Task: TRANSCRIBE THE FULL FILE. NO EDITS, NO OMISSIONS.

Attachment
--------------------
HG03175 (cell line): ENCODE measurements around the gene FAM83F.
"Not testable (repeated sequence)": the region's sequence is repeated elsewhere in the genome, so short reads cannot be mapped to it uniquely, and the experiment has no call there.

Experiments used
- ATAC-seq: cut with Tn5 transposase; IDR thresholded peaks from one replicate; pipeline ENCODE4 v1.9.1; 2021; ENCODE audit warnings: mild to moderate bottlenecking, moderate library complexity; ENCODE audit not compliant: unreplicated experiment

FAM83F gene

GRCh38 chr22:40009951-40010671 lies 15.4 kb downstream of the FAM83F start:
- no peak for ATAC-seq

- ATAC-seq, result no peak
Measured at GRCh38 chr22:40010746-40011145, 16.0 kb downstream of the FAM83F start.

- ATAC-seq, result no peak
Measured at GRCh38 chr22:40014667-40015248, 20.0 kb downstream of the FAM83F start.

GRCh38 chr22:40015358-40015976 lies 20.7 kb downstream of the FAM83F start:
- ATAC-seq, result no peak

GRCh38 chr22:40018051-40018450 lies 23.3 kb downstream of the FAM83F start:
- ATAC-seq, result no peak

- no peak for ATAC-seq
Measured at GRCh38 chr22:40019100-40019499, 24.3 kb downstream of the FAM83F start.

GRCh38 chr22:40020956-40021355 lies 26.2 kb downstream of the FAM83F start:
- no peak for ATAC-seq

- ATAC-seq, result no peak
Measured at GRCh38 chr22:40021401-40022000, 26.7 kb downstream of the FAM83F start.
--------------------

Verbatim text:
HG03175 (cell line): ENCODE measurements around the gene FAM83F.
"Not testable (repeated sequence)": the region's sequence is repeated elsewhere in the genome, so short reads cannot be mapped to it uniquely, and the experiment has no call there.

Experiments used
- ATAC-seq: cut with Tn5 transposase; IDR thresholded peaks from one replicate; pipeline ENCODE4 v1.9.1; 2021; ENCODE audit warnings: mild to moderate bottlenecking, moderate library complexity; ENCODE audit not compliant: unreplicated experiment

FAM83F gene

GRCh38 chr22:40009951-40010671 lies 15.4 kb downstream of the FAM83F start:
- no peak for ATAC-seq

- ATAC-seq, result no peak
Measured at GRCh38 chr22:40010746-40011145, 16.0 kb downstream of the FAM83F start.

- ATAC-seq, result no peak
Measured at GRCh38 chr22:40014667-40015248, 20.0 kb downstream of the FAM83F start.

GRCh38 chr22:40015358-40015976 lies 20.7 kb downstream of the FAM83F start:
- ATAC-seq, result no peak

GRCh38 chr22:40018051-40018450 lies 23.3 kb downstream of the FAM83F start:
- ATAC-seq, result no peak

- no peak for ATAC-seq
Measured at GRCh38 chr22:40019100-40019499, 24.3 kb downstream of the FAM83F start.

GRCh38 chr22:40020956-40021355 lies 26.2 kb downstream of the FAM83F start:
- no peak for ATAC-seq

- ATAC-seq, result no peak
Measured at GRCh38 chr22:40021401-40022000, 26.7 kb downstream of the FAM83F start.